Old time residents of the city are suckers for nostalgia. Sigh… the lakes, the bungalows, single-screen theatres, tree-lined avenues and daily showers every morning and evening. When Mekhri Circle was actually a circle and Victoria was not a mall but a shaded restaurant with mosquito coils in beer bottles under the table. But no matter when you were in Bengaluru, it was always better before that. If you went to Freedom Jam, there was Music Strip in the 80s, if you attended Music Strip, there was disco and day-parties in the 70s and thumbing a nose to that was the Bandstand in the 60s! As they say, even nostalgia isn’t what it used to be…

Priya Ganapathy aka Lingo Leela in Radio City studio

5. Runs on a totally different phraseology
In Bengaluru, recess (pronounced rhesus) means ‘piss’, tiffan is ‘brekker’ and distance is still indicated in ‘furlongs’. The average Bangalorean liberally punctuates his/her sentences with unique slang words and one would require the help of local radio icon Lingo Leela’s slanguage improvement classes to understand – bombatt (fantabulous), chilrey (loose change or two-bit), sakkath (solid or fantabulous), bakasura/bakapakshi (one with gargantuan appetite), dadhiya (fatso), drabay (slow on the uptake) or dogalayrama (shoddily dressed in baggy clothes).

Scientific colonies of Bangalore

6. Takes pride in its scientific temperament
Around the time JN Tata conceived the Indian Institute of Science (IISc) at the turn of the century, the Krishna Raja Sagar Dam was constructed by Sir M Visvesaraya, which led to Bangalore becoming the first city in India (and Asia) to get electricity in 1906. Many believe this paved the way for the city’s rise as a scientific and academic hub. Long before the Wipro-Infosys brigade, everyone knew someone who worked at HAL, BHEL, DRDO or some scientific institution of repute. Here, retired gentlemen stay in housing layouts that has at least one acronym in the address – UAS (University of Agricultural Sciences), NTI (National Tuberculosis Institute), AECS (Aeronautical Employees Co-Operative Society), CIL (Central Inspectorate of Electricals and Electronics), NGEF (New Government Electrical Factory) or XXX (Insert Scientific Acronym here). If there’s a branch of study, chances are there will be a scientific institute for it. Where else but in Bangalore can you find the NBAII (National Bureau of Agriculturally Important Insects) or NBSS&LUP (National Bureau of Soil Survey & Land Use Planning)!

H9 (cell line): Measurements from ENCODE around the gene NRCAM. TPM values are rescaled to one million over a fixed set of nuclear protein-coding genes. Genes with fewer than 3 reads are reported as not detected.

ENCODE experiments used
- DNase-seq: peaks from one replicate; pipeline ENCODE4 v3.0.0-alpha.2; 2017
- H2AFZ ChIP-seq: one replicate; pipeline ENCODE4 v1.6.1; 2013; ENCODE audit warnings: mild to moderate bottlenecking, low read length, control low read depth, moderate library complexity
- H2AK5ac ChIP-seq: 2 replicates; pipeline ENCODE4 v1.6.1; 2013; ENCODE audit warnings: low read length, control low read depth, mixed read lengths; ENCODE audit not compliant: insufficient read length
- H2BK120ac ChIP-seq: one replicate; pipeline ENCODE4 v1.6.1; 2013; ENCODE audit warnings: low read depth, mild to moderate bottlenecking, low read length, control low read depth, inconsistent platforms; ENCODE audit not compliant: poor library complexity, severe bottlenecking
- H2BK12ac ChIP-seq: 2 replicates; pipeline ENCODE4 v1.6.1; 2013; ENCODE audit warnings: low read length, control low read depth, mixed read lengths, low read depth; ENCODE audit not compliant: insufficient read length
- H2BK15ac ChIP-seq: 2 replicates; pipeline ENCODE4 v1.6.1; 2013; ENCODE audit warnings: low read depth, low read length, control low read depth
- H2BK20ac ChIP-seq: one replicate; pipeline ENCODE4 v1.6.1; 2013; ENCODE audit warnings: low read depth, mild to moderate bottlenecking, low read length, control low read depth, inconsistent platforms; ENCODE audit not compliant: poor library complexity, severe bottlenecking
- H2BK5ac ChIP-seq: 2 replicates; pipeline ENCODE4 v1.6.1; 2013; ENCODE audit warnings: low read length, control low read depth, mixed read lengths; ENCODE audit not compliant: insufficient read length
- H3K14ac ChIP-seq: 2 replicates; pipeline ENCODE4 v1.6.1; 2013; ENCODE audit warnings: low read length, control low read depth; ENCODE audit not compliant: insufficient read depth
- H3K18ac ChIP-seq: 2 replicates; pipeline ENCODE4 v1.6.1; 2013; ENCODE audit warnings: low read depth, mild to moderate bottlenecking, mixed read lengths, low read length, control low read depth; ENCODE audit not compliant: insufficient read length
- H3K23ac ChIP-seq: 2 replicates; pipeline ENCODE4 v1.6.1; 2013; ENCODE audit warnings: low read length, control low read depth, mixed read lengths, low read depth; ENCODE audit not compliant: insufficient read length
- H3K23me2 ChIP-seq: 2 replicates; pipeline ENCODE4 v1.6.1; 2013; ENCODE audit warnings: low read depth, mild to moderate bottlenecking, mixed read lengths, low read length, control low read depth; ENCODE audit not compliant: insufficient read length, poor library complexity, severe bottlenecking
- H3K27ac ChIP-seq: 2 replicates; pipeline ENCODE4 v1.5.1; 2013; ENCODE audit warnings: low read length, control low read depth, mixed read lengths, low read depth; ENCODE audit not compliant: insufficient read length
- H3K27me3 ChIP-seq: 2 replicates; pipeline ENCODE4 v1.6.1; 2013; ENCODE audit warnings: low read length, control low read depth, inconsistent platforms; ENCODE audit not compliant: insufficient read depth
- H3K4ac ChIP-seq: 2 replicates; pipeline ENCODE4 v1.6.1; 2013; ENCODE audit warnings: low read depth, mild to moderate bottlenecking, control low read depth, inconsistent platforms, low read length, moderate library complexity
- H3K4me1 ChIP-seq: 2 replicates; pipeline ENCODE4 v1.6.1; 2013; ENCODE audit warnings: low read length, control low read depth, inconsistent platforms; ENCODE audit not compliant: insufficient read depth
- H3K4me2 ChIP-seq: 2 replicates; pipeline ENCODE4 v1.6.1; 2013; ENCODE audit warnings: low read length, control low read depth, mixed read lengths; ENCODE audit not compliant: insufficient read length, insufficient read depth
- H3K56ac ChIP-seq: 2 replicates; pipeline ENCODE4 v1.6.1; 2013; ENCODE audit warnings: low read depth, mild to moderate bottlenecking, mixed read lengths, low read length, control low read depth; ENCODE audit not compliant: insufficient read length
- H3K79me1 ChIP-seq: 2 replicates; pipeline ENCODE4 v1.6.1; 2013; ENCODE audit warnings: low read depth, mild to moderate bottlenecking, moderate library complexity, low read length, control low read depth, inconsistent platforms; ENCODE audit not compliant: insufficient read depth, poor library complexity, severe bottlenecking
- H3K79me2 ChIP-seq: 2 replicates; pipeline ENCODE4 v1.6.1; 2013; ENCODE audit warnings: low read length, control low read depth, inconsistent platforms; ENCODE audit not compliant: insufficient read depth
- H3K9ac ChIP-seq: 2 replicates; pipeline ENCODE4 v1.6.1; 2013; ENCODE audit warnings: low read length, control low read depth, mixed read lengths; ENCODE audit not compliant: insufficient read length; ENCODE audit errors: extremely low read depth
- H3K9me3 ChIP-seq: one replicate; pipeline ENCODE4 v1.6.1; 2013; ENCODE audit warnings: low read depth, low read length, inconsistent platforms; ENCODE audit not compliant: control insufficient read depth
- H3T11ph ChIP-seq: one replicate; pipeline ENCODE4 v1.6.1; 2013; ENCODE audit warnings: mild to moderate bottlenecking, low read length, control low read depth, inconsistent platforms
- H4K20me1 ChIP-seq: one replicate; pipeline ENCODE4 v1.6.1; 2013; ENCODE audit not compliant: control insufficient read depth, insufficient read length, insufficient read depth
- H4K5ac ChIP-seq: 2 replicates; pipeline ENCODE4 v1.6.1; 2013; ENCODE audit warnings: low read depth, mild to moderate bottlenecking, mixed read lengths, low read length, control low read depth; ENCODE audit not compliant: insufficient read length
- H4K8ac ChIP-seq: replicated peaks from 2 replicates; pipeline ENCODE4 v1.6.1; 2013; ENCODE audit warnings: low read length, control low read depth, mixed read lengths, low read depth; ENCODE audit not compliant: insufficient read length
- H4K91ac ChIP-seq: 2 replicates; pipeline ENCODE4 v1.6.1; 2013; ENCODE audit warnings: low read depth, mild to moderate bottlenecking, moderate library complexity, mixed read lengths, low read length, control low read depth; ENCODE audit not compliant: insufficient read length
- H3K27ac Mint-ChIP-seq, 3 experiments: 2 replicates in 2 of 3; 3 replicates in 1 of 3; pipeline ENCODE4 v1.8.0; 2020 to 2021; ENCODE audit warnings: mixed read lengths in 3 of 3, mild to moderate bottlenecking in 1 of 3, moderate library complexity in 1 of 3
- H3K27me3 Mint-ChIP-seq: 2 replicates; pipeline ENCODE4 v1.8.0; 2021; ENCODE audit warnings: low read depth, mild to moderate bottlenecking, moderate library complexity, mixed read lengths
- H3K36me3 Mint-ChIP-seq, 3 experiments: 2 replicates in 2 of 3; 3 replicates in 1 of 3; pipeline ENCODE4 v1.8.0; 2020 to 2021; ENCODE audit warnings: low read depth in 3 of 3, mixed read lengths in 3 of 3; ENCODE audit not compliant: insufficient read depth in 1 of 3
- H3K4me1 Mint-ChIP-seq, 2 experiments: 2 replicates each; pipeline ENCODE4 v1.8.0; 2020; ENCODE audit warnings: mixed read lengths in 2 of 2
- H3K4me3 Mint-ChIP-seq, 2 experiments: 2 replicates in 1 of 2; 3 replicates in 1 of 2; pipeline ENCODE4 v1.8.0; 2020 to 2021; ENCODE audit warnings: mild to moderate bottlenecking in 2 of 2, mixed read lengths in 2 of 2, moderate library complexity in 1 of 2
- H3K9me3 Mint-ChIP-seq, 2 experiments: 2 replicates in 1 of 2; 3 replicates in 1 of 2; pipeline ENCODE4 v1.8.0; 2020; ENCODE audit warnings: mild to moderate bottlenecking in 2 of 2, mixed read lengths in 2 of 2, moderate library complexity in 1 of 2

Yezdi

Photo courtesy: Akshita Anil Kumar 

7. Loves the Yezdi/Jawa as much as the Bullet (if not more)